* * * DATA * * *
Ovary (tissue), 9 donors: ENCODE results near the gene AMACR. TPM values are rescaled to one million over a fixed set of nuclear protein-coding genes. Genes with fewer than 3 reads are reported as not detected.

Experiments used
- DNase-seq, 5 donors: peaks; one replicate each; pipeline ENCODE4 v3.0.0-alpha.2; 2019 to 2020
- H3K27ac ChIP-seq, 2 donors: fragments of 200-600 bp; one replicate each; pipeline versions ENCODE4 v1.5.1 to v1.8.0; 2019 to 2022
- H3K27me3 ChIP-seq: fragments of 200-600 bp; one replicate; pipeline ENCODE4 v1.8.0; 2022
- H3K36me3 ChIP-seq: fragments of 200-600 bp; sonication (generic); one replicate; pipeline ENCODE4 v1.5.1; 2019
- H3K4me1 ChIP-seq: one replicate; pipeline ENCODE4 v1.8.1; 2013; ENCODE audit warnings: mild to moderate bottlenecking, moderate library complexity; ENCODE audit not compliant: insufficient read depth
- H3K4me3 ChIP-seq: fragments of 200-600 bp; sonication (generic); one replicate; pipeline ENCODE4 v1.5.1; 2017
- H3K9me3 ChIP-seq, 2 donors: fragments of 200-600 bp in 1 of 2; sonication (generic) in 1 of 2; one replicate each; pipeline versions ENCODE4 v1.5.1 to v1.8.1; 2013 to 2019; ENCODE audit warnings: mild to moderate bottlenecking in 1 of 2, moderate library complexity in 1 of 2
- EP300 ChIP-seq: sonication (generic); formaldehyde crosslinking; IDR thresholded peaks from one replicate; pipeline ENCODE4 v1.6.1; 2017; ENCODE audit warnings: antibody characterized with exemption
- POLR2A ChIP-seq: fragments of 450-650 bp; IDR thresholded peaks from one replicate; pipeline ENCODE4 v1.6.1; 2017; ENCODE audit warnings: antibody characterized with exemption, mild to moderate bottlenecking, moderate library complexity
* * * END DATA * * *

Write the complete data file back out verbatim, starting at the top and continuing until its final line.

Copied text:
Ovary (tissue), 9 donors: ENCODE results near the gene AMACR. TPM values are rescaled to one million over a fixed set of nuclear protein-coding genes. Genes with fewer than 3 reads are reported as not detected.

Experiments used
- DNase-seq, 5 donors: peaks; one replicate each; pipeline ENCODE4 v3.0.0-alpha.2; 2019 to 2020
- H3K27ac ChIP-seq, 2 donors: fragments of 200-600 bp; one replicate each; pipeline versions ENCODE4 v1.5.1 to v1.8.0; 2019 to 2022
- H3K27me3 ChIP-seq: fragments of 200-600 bp; one replicate; pipeline ENCODE4 v1.8.0; 2022
- H3K36me3 ChIP-seq: fragments of 200-600 bp; sonication (generic); one replicate; pipeline ENCODE4 v1.5.1; 2019
- H3K4me1 ChIP-seq: one replicate; pipeline ENCODE4 v1.8.1; 2013; ENCODE audit warnings: mild to moderate bottlenecking, moderate library complexity; ENCODE audit not compliant: insufficient read depth
- H3K4me3 ChIP-seq: fragments of 200-600 bp; sonication (generic); one replicate; pipeline ENCODE4 v1.5.1; 2017
- H3K9me3 ChIP-seq, 2 donors: fragments of 200-600 bp in 1 of 2; sonication (generic) in 1 of 2; one replicate each; pipeline versions ENCODE4 v1.5.1 to v1.8.1; 2013 to 2019; ENCODE audit warnings: mild to moderate bottlenecking in 1 of 2, moderate library complexity in 1 of 2
- EP300 ChIP-seq: sonication (generic); formaldehyde crosslinking; IDR thresholded peaks from one replicate; pipeline ENCODE4 v1.6.1; 2017; ENCODE audit warnings: antibody characterized with exemption
- POLR2A ChIP-seq: fragments of 450-650 bp; IDR thresholded peaks from one replicate; pipeline ENCODE4 v1.6.1; 2017; ENCODE audit warnings: antibody characterized with exemption, mild to moderate bottlenecking, moderate library complexity